Originally Posted by onlyricky
: I think there is no body doubles here
At least i've not seen them
There are quite a few of these little red fellows in Southern Europe, and while I'm quite confident that the ID is right I just don't know all
those species and don't have images of all
the possible candidates that I don't know so personally I
truly can't rule out that there might still be a lookalike.
To name but one, Horvathiolus superbus
is really quite similar (many people confuse the two) and it's even in a different genus. Both are supposedly present in Portugal and additionally for example Horvathiolus guttatus
(and many others) that I have really no idea about. To truly know for sure you would have to be able to rule out at least all other Lygaeidae recorded for Portugal (and maybe even some other Families??).
This is a general problem with insect IDs: You simply can't be 100% sure unless you know all
similar species (which makes it hard to 'start' with truly large groups) or
the species is distinctive looking and
you have reliable information that there are no lookalikes.
Coccinella septempunctata: Coccinella Magnifica its not here! at least i've never noticed it here!
Well, I have really tried hard to find them in the Netherlands and have as yet been unsuccessful, but I'm pretty sure they are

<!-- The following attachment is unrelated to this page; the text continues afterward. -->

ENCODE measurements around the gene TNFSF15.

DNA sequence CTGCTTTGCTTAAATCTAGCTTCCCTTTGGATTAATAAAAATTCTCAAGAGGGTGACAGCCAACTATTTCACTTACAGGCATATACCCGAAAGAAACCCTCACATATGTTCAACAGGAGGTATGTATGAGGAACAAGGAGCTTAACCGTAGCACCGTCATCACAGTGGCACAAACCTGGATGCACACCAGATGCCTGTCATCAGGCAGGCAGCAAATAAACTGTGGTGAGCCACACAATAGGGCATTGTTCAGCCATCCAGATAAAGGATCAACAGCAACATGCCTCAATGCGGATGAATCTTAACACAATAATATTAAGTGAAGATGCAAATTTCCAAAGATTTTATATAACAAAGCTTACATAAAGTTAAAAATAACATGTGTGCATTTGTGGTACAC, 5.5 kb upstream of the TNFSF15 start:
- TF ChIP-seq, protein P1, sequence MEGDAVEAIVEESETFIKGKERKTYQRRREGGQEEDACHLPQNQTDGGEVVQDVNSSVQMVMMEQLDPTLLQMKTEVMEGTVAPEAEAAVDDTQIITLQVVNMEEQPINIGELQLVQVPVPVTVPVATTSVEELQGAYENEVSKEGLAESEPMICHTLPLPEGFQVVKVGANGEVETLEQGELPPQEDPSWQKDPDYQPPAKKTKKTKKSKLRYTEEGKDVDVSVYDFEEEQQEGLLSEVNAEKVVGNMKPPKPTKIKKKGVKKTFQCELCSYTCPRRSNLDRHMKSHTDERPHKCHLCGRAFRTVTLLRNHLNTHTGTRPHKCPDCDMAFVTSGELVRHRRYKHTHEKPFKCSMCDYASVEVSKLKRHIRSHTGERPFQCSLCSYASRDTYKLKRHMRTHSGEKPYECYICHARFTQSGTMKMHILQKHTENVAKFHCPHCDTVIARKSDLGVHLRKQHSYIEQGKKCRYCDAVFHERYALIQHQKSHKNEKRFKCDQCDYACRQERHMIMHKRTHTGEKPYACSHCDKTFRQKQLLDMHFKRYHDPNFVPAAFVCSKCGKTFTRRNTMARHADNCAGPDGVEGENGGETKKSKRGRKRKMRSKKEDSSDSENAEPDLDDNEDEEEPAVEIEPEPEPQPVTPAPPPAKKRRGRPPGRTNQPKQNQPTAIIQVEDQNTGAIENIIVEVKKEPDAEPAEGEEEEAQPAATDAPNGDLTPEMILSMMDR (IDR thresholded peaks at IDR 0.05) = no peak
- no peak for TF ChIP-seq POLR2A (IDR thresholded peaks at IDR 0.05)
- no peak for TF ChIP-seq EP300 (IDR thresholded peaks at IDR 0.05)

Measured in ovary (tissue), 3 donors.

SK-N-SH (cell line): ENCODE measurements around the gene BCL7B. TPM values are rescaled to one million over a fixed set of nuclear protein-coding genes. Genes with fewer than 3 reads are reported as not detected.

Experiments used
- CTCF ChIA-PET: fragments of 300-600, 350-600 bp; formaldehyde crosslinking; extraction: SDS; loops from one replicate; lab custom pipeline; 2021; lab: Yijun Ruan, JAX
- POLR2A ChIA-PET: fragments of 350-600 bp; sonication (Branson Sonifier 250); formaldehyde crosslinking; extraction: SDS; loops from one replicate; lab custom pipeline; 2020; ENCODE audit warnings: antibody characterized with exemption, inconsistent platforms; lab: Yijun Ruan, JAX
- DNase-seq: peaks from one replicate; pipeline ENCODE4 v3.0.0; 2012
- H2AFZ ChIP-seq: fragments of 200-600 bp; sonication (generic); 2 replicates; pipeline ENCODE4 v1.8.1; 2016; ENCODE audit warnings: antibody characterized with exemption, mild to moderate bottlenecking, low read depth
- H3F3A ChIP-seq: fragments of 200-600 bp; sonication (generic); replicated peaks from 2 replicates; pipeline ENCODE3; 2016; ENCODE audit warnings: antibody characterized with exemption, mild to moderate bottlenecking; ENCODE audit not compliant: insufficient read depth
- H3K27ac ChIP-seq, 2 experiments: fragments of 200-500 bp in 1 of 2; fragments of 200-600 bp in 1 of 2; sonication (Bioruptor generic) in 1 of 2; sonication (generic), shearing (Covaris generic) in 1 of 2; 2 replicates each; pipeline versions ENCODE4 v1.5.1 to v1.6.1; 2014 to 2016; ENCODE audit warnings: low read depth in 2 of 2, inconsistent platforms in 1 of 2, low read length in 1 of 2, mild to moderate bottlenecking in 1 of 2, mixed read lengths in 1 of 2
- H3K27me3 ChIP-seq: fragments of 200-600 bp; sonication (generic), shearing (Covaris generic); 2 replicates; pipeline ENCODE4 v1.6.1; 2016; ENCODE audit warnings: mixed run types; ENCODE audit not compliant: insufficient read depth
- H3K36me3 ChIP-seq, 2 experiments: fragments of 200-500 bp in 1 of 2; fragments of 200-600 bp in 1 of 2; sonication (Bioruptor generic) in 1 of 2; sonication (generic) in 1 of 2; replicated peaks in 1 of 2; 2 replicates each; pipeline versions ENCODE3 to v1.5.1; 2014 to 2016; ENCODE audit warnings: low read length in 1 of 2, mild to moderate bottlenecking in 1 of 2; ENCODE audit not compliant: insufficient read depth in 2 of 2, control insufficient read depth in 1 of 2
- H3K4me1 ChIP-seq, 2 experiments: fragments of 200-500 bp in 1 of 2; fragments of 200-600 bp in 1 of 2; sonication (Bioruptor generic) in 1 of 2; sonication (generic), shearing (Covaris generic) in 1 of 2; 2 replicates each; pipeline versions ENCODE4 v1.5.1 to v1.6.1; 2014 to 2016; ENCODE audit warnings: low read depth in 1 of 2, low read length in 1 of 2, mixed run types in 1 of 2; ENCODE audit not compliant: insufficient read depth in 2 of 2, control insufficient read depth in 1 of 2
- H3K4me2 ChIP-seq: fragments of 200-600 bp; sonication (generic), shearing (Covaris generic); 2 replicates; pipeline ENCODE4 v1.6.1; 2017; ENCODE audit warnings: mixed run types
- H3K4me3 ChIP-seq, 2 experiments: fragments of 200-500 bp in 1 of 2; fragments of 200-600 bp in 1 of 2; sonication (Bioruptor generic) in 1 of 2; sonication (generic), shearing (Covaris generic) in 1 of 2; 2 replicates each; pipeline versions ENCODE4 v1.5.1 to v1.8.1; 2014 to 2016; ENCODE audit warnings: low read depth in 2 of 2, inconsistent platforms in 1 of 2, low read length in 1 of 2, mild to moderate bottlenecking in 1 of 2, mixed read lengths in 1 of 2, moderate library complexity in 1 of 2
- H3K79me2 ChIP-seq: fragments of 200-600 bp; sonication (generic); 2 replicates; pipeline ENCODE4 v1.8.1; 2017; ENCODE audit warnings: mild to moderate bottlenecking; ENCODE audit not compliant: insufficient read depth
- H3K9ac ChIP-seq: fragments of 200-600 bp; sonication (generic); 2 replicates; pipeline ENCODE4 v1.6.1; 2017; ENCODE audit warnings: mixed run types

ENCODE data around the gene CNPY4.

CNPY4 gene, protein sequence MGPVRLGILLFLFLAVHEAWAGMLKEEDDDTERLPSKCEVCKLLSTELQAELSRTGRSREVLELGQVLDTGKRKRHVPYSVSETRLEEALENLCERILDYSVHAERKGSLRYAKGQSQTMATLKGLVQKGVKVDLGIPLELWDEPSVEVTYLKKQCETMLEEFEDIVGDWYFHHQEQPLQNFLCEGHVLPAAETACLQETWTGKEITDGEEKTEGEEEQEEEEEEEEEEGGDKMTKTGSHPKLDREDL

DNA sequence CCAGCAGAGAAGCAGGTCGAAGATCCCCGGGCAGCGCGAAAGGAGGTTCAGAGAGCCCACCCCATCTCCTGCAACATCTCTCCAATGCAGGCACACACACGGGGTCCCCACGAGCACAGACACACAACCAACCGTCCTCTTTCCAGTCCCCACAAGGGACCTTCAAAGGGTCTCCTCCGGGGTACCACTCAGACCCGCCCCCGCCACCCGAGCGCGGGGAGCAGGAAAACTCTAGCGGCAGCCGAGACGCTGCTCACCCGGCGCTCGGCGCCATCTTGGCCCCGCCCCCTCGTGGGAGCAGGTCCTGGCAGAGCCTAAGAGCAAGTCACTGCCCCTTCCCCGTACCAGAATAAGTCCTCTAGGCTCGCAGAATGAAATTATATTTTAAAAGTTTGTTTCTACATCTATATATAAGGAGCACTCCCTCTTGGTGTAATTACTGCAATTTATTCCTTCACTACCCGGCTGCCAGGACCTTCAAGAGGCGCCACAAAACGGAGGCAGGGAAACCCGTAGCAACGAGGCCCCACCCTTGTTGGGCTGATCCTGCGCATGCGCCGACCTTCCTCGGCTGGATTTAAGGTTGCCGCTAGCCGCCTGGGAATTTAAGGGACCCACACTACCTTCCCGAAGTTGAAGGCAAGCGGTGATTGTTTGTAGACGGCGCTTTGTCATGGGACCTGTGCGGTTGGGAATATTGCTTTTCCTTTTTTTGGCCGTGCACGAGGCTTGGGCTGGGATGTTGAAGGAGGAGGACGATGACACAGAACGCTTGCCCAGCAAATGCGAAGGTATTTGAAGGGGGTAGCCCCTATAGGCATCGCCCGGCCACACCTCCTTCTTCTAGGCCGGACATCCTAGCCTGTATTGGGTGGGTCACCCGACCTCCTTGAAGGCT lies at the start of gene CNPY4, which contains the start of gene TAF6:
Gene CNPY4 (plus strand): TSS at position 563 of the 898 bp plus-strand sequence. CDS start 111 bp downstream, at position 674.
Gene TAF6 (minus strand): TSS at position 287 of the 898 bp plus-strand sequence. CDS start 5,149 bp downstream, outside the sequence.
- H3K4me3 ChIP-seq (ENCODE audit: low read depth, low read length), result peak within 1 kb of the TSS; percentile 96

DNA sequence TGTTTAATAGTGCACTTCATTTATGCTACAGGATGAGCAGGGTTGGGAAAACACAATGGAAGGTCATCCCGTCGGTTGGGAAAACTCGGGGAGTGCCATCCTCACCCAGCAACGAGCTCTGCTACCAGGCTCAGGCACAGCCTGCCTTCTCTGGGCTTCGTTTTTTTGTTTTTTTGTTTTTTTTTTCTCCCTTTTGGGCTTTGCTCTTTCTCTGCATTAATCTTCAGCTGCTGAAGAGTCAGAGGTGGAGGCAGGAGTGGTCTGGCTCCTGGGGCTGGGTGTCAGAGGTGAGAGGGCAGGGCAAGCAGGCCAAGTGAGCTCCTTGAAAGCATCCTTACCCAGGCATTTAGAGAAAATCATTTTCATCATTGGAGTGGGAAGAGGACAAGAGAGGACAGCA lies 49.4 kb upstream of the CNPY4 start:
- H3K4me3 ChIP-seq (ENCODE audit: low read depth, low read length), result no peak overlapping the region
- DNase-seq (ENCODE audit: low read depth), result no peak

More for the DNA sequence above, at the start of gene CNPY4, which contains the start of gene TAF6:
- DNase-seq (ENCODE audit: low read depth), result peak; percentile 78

Fauna Ibérica (at faunaiberica.es
) is a nice project and is working on a database
which often holds good info/checklists (but not for all groups of critters yet). Don't confuse with faunaiberica.org
which I find not nearly as useful.
Anyway, consulting their database learns that C.magnifica
is (supposedly) present in Iberia, which makes sense as it's also known from South-France.
Interestingly, Fauna Europaea
provides this list of Coccinellidae
for Portugal and Spain which does
but on the list of Coccinella for Portugal
alone the species is not featured (which I had quickly checked yesterday).
From that, one would think that magnifica
is only present in Spain and indeed not in Portugal, but
please be aware that both databases are still quite unreliable(!!)
and often based on old literature. So, there is a small chance still that the animal would already be recorded for Portugal and/or might just decide to travel there one of these days. As the beetles are quite hard to distinguish from the 7-spot it may easily go unnoticed.
Nevertheless, the larvae are supposedly somewhat lighter in colour so I'd say yours should still be good for Coc.sep.
Cantharis sp.: Seems a Cantharis rufa
Yes, but the problem is it also
seems a Cantharis cryptica
From the sources mentioned above one would even think that rufa
isn't even present in Portugal (FE: Cantharis in Pt
) - like I wrote yesterday, I hadn't checked
supposedly is not even present in all of Iberia. Contrary, C. cryptica is
supposed to be present and C. pallida
in Spain only.
So that would suggest that for starters C. cryptica
is a much better choice than rufa
or even pallida
, that would not take into account all the 20-30 species of Cantharis
listed for Portugal that I